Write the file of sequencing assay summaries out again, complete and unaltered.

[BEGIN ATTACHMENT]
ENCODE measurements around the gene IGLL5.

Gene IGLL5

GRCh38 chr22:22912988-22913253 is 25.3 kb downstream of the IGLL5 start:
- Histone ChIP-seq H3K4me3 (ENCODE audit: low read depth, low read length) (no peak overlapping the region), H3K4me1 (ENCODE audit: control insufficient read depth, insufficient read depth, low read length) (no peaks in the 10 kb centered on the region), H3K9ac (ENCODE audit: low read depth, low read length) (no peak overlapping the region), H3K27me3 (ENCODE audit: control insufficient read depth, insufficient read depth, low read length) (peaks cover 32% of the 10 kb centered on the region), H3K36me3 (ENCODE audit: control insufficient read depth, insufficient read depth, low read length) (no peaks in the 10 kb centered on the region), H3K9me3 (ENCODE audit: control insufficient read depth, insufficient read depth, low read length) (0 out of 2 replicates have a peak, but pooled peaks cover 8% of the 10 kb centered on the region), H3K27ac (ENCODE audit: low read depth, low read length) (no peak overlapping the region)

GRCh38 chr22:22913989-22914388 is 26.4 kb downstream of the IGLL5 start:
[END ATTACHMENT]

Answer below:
ENCODE measurements around the gene IGLL5.

Gene IGLL5

GRCh38 chr22:22912988-22913253 is 25.3 kb downstream of the IGLL5 start:
- Histone ChIP-seq H3K4me3 (ENCODE audit: low read depth, low read length) (no peak overlapping the region), H3K4me1 (ENCODE audit: control insufficient read depth, insufficient read depth, low read length) (no peaks in the 10 kb centered on the region), H3K9ac (ENCODE audit: low read depth, low read length) (no peak overlapping the region), H3K27me3 (ENCODE audit: control insufficient read depth, insufficient read depth, low read length) (peaks cover 32% of the 10 kb centered on the region), H3K36me3 (ENCODE audit: control insufficient read depth, insufficient read depth, low read length) (no peaks in the 10 kb centered on the region), H3K9me3 (ENCODE audit: control insufficient read depth, insufficient read depth, low read length) (0 out of 2 replicates have a peak, but pooled peaks cover 8% of the 10 kb centered on the region), H3K27ac (ENCODE audit: low read depth, low read length) (no peak overlapping the region)

GRCh38 chr22:22913989-22914388 is 26.4 kb downstream of the IGLL5 start: